We are no strangers to the sometimes-nameless photographs that surge the internet, those images that invite collective awe and depart from the exclusive realms of fine art to make their way to the very public domains of the world wide web. You may not know photographer Mous Lamrabat by name, but you know his images by distinction. From the photograph of South Sudanese model, Atheic Chol Malel, wrapped in blue tulle to the distortions and reappropriations of brand logos like the McDonald’s golden arches and the Nike swoosh, Lamrabat’s distinct style and interpretations crowd the internet with excitement.
What seems to be the attraction to Lamrabat’s work is the overwhelming depiction of the third culture experience, marrying the ubiquitous West with the very specific contexts of the Middle East and North Africa. His work positions itself alongside the cultural experiences of those who come from many places at once. It replaces inner conflict and cultural turmoil with an outward expression of duality and multitude. Where many see contradiction and a crisis of identities, Lamrabat sees an opportunity for beauty.
His work introduces an absurdity to the mundane and everyday of Moroccan and Middle Eastern culture, over-exaggerating aesthetics and traditions and juxtaposing them against universal logos and brands. Lamrabat navigates fashion and commercial photography by producing art that functions beyond the exhibition of a product or garment. His appeal to brands does not commercialize his work but instead elevates the brands and brings to their table a level of cultural influence, accommodation, and depth. While his visual treatment of trends and popular culture treads the fine line between promotion and critique, what is impressive is his ability to engage these major brands in this commentary on consumption and production.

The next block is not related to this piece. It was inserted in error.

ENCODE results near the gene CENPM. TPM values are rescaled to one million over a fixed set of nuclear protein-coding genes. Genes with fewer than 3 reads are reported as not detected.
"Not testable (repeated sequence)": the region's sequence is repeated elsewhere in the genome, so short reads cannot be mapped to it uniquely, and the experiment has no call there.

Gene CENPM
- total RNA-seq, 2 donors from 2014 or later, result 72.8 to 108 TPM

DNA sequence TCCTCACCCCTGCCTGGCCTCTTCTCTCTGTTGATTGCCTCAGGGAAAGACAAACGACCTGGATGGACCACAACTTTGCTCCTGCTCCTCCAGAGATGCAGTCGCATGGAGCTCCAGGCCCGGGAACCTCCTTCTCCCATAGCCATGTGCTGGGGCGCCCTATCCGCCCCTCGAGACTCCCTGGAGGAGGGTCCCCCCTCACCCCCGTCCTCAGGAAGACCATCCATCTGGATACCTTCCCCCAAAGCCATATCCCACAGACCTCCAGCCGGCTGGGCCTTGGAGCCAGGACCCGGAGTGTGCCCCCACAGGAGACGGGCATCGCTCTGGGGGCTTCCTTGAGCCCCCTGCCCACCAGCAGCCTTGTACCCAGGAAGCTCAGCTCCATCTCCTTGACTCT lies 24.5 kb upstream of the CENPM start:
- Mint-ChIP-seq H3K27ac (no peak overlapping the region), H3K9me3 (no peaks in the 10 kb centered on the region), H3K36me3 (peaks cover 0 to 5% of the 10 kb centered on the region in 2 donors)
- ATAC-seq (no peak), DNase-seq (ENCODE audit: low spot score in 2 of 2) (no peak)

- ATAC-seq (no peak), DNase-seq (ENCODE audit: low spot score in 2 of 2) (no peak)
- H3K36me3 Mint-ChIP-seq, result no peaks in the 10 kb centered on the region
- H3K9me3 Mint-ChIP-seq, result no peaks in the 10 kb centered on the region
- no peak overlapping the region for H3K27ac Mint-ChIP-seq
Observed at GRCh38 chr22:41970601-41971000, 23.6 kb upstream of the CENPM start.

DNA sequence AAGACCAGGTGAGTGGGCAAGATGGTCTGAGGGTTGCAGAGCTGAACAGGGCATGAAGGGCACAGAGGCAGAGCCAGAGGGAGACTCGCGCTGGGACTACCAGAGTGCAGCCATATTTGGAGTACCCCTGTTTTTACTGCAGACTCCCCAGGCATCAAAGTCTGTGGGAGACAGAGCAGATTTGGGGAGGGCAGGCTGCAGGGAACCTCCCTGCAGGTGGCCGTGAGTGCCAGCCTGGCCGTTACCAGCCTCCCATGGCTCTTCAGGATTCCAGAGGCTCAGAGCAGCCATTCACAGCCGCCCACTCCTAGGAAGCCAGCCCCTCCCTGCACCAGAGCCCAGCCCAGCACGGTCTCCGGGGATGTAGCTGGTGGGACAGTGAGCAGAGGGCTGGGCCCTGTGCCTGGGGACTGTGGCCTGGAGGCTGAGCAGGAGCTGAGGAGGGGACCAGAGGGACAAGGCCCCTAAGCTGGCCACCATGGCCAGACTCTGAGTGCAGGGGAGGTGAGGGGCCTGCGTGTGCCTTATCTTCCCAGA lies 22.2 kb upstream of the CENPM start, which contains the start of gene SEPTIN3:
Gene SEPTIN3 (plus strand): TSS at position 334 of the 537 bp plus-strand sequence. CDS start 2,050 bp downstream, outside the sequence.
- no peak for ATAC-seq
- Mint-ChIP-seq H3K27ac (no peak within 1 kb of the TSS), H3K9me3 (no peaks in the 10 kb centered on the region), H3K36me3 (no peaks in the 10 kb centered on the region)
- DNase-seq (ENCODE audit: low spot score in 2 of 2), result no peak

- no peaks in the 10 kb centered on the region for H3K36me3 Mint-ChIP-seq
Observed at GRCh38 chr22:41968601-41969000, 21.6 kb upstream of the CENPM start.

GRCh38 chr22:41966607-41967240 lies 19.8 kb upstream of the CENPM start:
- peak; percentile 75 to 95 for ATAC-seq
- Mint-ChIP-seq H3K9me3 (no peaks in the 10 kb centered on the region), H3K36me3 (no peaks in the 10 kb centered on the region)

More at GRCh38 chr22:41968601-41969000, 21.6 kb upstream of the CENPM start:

Through his portrayal of the fashionable and the branded, Lamrabat’s images urge us to ask questions about the nature of belonging; of positions in the world, both within and outside of geography. We reminisce on the traditions and places we belong to and that belong to us but wonder, through the logos superimposed over our heritage and culture, whether the brands belong to us also – or if we belong to them.
It is palpable through the photographs what is familiar to Lamrabat: Morocco, hip-hop, Islam, fashion, the desert. While his influences are plentiful and apparent in his work, as is the symptom of third culture, their perforations are not territorial. His work does not lay claim to them but only pulls them into the conversation. Representation and inclusivity seem to be at the core of Lamrabat’s work, featuring and even centering different communities engaged in their own culture and in world culture simultaneously. His work offers spaces for Muslim representation; Moroccan representation; female, Amazigh, Black, contemporary, young representation. His work makes us all members.
When asked what drove him to switch from creating spaces as an interior designer to creating images, Lamrabat said that what appealed to him about photography was the ability “to be creative every day.*” To say Lamrabat has moved from creating spaces would be a disservice. Through his work, he is able to make room and create worlds altogether – worlds of middle grounds, commonalities, and global communities. Worlds that are deeply rooted in their personal cultures and histories but pull from and participate in popular culture on a global scale.
*Mous Lamrabat, ‘Coexisting Cultures’. Interview with Tamar Gerrits for Metal Magazine.
An artwork interpretation by Qutouf Yahia for the ART X Lagos 2021 artpaper